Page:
Questions on DCIS surgery, libraries as havens for homeless, and role of social media in trials?

August 27, 2015

In order to bring you more of the news you want to read, RightCare Weekly summarizes and interprets three important articles and provides headlines linking to the many other articles and editorials you’ll find interesting. As always, RightCare Weekly presents articles related to moving our healthcare system toward the right care for all patients.

Join the conversation: Post your comments in our section at the bottom of this page.




“In medicine we have a tendency to get too enthusiastic about a technique and overuse it. This has happened with the treatment of DCIS,” said Otis Brawley, MD, chief medical officer at the American Cancer Society. Brawley, in The New York Times, refers to ductal carcinoma in situ, or stage 0 breast “cancer,” a condition revisited this week by way of a newly released study published in JAMA Oncology. As many as 60,000 women hear the diagnosis each year and many opt for a lumpectomy or a mastectomy. The study, involving 100,000 women, concluded that treatment beyond a lumpectomy didn’t affect survival. The study was not the final word on DCIS as it was not a randomized controlled trial, but it once again heightens the debate around whether thousands of women are undergoing aggressive treatments—often disfiguring—for premalignant conditions that are not life-threatening. Some physicians have felt that DCIS should not even be labeled cancer.  In Vox, Gilbert Welch, MD, professor of medicine at Dartmouth, asserts “DCIS is probably best viewed not as a cancer, but as a risk factor for cancer—and not a terribly strong one. It’s nothing like smoking in lung cancer or the BRCA mutation in ovarian and breast cancer,” he said. The incidence of DCIS has increased sharply with the increase rates of breast cancer screening, and now accounts for some 25 percent of all diagnoses made by mammography.


We’ve written before that many homeless people suffer from debilitating mental illnesses, some ending up wrongly incarcerated. According to an article in the Washington Post, public libraries are becoming resources for the homeless during the day, when shelters are not available to them. Many of the homeless come to seek warmth in the winter, use the restroom or simply read. The American Library Association has formed a Hunger, Homeless, and Poverty Task Force to help library staff learn ways to help serve this population. One librarian notes of a homeless patron, “They can always come here, to be warm, safe, and entertained. At first, I didn’t know how important the library is to them, but one day before a holiday, a patron came up to me and said, ‘You guys will really be missed tomorrow.’” Until our society addresses adequate resources for the homeless and mentally ill, libraries (and prisons) will continue to serve as backup havens and warehouses.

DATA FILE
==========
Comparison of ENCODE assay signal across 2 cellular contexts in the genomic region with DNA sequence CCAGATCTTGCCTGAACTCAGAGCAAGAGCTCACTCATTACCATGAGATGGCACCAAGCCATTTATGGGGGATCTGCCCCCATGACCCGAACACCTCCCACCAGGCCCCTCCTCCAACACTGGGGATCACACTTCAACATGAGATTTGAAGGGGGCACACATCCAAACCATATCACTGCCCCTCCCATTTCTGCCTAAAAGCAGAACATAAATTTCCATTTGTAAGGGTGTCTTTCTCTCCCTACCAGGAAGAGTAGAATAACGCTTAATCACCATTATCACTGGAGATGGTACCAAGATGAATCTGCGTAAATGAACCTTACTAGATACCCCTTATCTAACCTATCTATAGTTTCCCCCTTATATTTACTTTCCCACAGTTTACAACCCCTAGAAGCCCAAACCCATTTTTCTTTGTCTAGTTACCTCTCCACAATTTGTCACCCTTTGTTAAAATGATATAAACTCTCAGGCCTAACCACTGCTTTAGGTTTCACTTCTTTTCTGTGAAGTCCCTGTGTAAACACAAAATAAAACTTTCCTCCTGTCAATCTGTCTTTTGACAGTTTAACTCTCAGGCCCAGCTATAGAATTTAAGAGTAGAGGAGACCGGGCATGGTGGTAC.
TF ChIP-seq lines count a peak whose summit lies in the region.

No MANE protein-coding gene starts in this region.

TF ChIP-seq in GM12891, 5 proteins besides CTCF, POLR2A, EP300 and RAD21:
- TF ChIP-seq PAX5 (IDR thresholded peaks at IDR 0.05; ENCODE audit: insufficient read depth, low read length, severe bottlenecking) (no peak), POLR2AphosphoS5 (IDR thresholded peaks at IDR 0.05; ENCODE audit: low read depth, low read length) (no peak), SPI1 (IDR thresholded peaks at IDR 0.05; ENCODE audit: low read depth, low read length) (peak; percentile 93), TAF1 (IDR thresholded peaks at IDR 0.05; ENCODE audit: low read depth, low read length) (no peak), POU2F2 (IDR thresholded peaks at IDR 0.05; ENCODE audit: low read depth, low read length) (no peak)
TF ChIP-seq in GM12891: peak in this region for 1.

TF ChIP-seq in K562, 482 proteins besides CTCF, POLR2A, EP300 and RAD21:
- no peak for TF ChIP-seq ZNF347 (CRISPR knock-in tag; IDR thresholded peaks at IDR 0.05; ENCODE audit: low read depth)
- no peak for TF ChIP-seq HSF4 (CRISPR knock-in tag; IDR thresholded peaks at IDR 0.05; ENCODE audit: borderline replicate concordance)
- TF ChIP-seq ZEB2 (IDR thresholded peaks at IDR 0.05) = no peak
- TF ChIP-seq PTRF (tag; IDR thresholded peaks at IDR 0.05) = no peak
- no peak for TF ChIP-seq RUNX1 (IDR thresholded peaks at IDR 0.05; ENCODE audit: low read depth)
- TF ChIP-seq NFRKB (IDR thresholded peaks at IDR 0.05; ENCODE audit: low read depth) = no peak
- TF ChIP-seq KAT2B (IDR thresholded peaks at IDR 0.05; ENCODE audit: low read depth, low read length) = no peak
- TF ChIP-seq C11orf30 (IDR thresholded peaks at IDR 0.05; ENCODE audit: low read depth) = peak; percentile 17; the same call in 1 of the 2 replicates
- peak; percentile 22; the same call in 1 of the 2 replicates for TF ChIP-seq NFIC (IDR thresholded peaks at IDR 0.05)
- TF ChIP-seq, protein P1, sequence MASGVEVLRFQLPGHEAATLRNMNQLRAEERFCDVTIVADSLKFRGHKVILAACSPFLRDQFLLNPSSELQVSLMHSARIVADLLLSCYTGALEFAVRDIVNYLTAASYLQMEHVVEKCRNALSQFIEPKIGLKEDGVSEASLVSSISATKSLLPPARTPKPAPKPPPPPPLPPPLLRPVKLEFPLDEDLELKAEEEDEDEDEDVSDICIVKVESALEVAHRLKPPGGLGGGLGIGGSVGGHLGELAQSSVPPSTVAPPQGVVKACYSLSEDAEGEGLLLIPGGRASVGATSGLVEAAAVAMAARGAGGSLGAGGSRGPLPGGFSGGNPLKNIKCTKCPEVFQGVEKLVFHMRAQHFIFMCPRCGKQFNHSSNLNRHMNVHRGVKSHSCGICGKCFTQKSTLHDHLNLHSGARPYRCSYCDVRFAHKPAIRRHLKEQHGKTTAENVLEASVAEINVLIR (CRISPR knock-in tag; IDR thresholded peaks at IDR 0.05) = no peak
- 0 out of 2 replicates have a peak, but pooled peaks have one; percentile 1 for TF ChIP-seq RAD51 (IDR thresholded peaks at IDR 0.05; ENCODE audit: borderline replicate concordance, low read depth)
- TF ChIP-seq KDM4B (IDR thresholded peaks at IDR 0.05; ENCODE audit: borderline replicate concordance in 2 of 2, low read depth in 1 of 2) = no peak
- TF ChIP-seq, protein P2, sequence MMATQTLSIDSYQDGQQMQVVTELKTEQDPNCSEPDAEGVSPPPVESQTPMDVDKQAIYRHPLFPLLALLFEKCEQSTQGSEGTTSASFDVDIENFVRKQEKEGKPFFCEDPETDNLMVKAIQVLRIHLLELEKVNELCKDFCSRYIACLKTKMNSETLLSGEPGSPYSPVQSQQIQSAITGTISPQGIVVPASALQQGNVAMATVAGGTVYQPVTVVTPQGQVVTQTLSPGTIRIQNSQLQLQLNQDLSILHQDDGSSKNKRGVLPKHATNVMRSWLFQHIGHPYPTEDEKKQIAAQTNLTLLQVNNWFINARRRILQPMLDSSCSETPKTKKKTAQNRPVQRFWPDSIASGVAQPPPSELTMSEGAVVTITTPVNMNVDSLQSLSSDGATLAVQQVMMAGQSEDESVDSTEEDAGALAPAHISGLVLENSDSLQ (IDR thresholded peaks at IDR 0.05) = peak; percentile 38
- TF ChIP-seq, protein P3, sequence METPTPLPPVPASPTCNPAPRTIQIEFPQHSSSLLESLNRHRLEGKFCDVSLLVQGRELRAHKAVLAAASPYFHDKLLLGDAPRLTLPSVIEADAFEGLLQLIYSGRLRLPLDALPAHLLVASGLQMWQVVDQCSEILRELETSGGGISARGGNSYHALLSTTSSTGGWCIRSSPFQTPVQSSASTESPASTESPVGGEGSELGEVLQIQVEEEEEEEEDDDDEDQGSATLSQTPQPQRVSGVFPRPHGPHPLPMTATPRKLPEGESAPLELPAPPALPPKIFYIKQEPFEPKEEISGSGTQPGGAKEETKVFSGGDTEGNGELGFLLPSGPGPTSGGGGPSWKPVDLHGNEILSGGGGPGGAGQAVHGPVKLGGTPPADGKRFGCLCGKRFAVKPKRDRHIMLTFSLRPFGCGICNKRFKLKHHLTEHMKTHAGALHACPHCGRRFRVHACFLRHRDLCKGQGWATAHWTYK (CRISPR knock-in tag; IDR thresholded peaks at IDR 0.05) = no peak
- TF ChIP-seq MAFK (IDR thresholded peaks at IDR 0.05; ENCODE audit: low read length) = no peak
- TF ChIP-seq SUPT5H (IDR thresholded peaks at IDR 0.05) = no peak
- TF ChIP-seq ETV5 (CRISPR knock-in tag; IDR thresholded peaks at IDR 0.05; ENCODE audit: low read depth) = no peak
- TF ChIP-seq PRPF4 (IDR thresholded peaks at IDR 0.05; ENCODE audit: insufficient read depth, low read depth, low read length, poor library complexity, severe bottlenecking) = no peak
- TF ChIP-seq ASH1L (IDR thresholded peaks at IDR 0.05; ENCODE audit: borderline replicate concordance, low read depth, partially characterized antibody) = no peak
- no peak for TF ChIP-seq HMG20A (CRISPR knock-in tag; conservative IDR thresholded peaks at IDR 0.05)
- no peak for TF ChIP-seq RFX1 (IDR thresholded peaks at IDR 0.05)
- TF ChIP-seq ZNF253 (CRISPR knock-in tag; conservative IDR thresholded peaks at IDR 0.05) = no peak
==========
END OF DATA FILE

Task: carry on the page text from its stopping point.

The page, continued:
After a motorcycle accident left her paralyzed from the chest down, Jesi Stracham enrolled in a clinical trial of a “Neuro-Spinal Scaffold” developed by InVivo Therapeutics, The Boston Globe reports. She was the second person to receive the device, and during her recovery has taken to social media to find support and document her progress. Her posts may have had an even further reach than originally intended, however. InVivo Therapeutics investors began scrutinizing Stracham’s every post. Real-time updates on the progress of Stracham and other patients provide both investors and scientists with a new form of data that offer insights into the function and potential of the device. After Stracham shared on her GoFundMe page that she was able to move her leg on her own, the company’s stock price coincidentally jumped 14 percent in one day. But the fact that Stracham holds shares of InVivo stock has called into question the veracity of her posts and whether the device is actually linked to her progress. Stracham’s story demonstrates that social media can give patients a louder voice and a useful venue through which to share and obtain information about their health.

But what role should patients’ posts on social media play in the development and marketing of drugs and devices in trial? We would like to hear your thoughts; please post them in the comments section below. 




  • Want to submit an activity for RightCare Action Week? Here’s one from a clinician, posted on the RCAW Forum: Take a very detailed social history for your patient, strip it of patient identifiers, and post it to highlight the importance of social determinants of health. Check out all the Forum ideas here: RightCare Action Week.






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RightCare Weekly is made possible through the generous support of the Robert Wood Johnson Foundation.